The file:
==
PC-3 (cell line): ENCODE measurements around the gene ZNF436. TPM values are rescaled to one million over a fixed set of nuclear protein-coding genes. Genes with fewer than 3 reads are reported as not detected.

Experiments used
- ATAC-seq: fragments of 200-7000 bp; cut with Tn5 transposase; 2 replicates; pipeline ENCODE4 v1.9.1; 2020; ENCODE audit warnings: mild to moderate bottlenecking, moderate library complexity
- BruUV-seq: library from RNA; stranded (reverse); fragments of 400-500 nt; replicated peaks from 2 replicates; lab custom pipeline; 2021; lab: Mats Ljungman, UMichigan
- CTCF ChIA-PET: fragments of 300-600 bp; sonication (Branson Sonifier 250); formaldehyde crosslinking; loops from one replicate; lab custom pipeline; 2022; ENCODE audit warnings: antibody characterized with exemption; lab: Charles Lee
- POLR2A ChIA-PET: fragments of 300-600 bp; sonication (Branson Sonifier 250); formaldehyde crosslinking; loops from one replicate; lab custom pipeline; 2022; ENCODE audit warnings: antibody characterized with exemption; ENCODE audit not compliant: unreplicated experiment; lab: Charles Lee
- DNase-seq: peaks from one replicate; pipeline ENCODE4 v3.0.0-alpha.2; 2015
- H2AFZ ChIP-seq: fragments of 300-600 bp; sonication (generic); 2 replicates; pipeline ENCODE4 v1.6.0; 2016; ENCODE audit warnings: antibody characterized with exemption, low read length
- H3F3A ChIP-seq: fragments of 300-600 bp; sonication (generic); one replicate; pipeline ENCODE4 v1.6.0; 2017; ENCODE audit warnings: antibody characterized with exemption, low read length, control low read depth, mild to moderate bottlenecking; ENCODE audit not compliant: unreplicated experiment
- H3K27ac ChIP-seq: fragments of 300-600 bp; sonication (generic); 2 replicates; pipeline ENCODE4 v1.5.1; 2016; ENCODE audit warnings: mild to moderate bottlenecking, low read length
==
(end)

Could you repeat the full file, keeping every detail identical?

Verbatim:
PC-3 (cell line): ENCODE measurements around the gene ZNF436. TPM values are rescaled to one million over a fixed set of nuclear protein-coding genes. Genes with fewer than 3 reads are reported as not detected.

Experiments used
- ATAC-seq: fragments of 200-7000 bp; cut with Tn5 transposase; 2 replicates; pipeline ENCODE4 v1.9.1; 2020; ENCODE audit warnings: mild to moderate bottlenecking, moderate library complexity
- BruUV-seq: library from RNA; stranded (reverse); fragments of 400-500 nt; replicated peaks from 2 replicates; lab custom pipeline; 2021; lab: Mats Ljungman, UMichigan
- CTCF ChIA-PET: fragments of 300-600 bp; sonication (Branson Sonifier 250); formaldehyde crosslinking; loops from one replicate; lab custom pipeline; 2022; ENCODE audit warnings: antibody characterized with exemption; lab: Charles Lee
- POLR2A ChIA-PET: fragments of 300-600 bp; sonication (Branson Sonifier 250); formaldehyde crosslinking; loops from one replicate; lab custom pipeline; 2022; ENCODE audit warnings: antibody characterized with exemption; ENCODE audit not compliant: unreplicated experiment; lab: Charles Lee
- DNase-seq: peaks from one replicate; pipeline ENCODE4 v3.0.0-alpha.2; 2015
- H2AFZ ChIP-seq: fragments of 300-600 bp; sonication (generic); 2 replicates; pipeline ENCODE4 v1.6.0; 2016; ENCODE audit warnings: antibody characterized with exemption, low read length
- H3F3A ChIP-seq: fragments of 300-600 bp; sonication (generic); one replicate; pipeline ENCODE4 v1.6.0; 2017; ENCODE audit warnings: antibody characterized with exemption, low read length, control low read depth, mild to moderate bottlenecking; ENCODE audit not compliant: unreplicated experiment
- H3K27ac ChIP-seq: fragments of 300-600 bp; sonication (generic); 2 replicates; pipeline ENCODE4 v1.5.1; 2016; ENCODE audit warnings: mild to moderate bottlenecking, low read length